As we mentioned in our post announcing the official pusher-angular library we were at ngEurope last week. For those of you who don’t know, ngEurope was the first conference in Europe dedicated to AngularJS.
There was a stellar lineup of speakers and the event was setup with a single stream of talks for all attendees. And there were a lot of attendees – around 800 or so. If you are an AngularJS fan then it was the place to be. Being surrounded by hundreds of other AngularJS fans as well as a large number of the core Angular team made for a great environment and the talks were well-received by everyone.
Tobias Bosch and Igor Minar were on the schedule to give a talk that was titled “Templating in Angular 2.0”. The title didn’t do justice to what they ended up delivering. It was a whirlwind tour of how templating is changing as Angular moves to 2.0 that included a somewhat brutal culling of some of the features of Angular that are so familiar. For example you will no longer be seeing
$scope, the directive declaration object (DDO),
angular.module and even controllers as soon as Angular hits 2.0. Some big changes, and that isn’t even all of them.
One of my favourite talks was from Mattieu Lux. He was in the schedule as doing his talk on “AngularJS from Scratch”. I wondered what “Scratch” really meant in this sense. Impressively it really did mean starting with an empty window in his text editor and going from there. It was a great demonstration of how some of the fundamental concepts on AngularJS work including dirty checking and the digest loop. It was perfectly executed with the talk culminating in an example of some two-way binding.
If you’re interested in reading up on some more of what was announced with regards to Angular 2.0 then the Angular team posted a handy blog post that summarises most of the key changes.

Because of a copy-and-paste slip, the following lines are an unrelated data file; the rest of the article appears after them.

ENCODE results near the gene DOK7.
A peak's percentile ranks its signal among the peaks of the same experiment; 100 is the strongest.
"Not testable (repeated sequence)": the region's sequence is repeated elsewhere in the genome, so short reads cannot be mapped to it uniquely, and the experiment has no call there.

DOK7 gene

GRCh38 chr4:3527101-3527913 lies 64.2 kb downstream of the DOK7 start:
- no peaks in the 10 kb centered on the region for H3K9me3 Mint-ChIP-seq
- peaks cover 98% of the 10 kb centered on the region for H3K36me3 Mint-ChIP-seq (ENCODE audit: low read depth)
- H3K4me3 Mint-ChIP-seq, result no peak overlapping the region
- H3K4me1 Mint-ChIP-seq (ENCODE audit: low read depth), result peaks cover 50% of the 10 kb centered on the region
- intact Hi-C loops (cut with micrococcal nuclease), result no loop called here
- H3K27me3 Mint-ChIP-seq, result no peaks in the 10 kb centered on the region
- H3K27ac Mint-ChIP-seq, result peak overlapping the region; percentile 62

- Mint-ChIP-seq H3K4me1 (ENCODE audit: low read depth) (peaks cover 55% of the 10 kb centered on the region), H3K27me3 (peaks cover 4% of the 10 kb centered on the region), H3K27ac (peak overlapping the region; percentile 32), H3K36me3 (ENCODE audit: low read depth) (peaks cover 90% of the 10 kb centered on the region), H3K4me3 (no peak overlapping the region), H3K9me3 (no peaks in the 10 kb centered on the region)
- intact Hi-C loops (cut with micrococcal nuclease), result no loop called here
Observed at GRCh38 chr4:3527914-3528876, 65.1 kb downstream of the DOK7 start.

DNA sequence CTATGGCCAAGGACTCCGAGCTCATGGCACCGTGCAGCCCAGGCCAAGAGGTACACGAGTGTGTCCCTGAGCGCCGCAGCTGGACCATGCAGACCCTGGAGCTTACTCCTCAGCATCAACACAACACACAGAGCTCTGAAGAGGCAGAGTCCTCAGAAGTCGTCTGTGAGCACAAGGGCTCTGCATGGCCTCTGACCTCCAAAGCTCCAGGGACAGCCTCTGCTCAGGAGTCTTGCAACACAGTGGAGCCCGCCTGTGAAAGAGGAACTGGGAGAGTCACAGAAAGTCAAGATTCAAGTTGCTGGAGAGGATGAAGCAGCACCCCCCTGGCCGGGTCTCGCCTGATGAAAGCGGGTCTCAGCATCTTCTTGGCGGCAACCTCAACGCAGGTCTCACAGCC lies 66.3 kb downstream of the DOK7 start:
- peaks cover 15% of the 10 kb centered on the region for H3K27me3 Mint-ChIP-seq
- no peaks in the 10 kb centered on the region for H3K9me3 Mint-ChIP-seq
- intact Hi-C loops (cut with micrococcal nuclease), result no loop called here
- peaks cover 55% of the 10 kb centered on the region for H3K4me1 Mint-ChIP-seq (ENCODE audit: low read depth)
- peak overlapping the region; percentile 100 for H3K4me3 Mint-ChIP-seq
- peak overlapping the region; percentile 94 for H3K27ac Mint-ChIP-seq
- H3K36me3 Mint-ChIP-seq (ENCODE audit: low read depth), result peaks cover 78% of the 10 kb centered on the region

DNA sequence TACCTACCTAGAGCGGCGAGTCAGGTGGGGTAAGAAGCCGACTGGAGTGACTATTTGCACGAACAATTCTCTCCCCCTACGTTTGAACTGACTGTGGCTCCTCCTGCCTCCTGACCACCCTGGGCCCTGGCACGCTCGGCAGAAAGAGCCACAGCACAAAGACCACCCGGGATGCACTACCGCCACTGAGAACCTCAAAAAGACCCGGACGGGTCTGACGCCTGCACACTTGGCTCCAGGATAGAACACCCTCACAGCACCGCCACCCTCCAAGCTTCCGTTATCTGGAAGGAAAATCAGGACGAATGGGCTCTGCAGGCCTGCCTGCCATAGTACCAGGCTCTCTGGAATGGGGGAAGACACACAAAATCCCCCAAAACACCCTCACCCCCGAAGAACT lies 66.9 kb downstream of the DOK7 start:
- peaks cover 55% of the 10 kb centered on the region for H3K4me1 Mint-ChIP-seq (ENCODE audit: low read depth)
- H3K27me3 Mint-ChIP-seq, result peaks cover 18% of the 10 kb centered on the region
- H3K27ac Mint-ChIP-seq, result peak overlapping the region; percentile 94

The two day conference raced to its conclusion in seemingly no time at all and that led to Friday and the aptly named Royal Hackathon where we were one of the sponsors.
The setting was slightly surreal for a hackathon with the occasional group of tourists being led through the rooms in which 60 or so of us were hacking away at laptops. Some of the sponsors were giving away prizes to the teams that made the best use of the sponsors’ services and we were no different. The hack that we deemed to make the best use of Pusher would win one of the new GoPro Hero4 cameras.
There were some great use cases including using Pusher to provide chat functionality so that you could talk to your friends while using the Paris public API to see what sort of attractions were nearby. Another hack used Pusher to let you chat with friends that you have on your Spotify account. However, our favourite hack came from Michiel Helvensteijn who used Pusher to setup a 3d model of a ball rolling around of a platform that would update live on screen for whoever was browsing the page.
It was a great example of how you can use Pusher in a huge variety of different situations. His hack was well deserving of the prize and it was a great end to an awesome few days in Paris. Here’s hoping that there will be an ngEurope 2015.